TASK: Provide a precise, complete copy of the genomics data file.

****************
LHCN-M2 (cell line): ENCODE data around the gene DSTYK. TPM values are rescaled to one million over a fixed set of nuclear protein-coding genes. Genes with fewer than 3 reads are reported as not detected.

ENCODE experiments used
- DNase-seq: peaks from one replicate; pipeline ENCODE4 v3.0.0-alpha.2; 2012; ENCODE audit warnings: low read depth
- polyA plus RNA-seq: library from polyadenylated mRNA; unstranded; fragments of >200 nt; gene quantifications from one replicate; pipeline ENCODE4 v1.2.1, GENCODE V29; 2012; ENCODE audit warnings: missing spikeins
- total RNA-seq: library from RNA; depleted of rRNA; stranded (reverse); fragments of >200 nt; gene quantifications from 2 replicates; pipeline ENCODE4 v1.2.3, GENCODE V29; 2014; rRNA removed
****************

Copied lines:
LHCN-M2 (cell line): ENCODE data around the gene DSTYK. TPM values are rescaled to one million over a fixed set of nuclear protein-coding genes. Genes with fewer than 3 reads are reported as not detected.

ENCODE experiments used
- DNase-seq: peaks from one replicate; pipeline ENCODE4 v3.0.0-alpha.2; 2012; ENCODE audit warnings: low read depth
- polyA plus RNA-seq: library from polyadenylated mRNA; unstranded; fragments of >200 nt; gene quantifications from one replicate; pipeline ENCODE4 v1.2.1, GENCODE V29; 2012; ENCODE audit warnings: missing spikeins
- total RNA-seq: library from RNA; depleted of rRNA; stranded (reverse); fragments of >200 nt; gene quantifications from 2 replicates; pipeline ENCODE4 v1.2.3, GENCODE V29; 2014; rRNA removed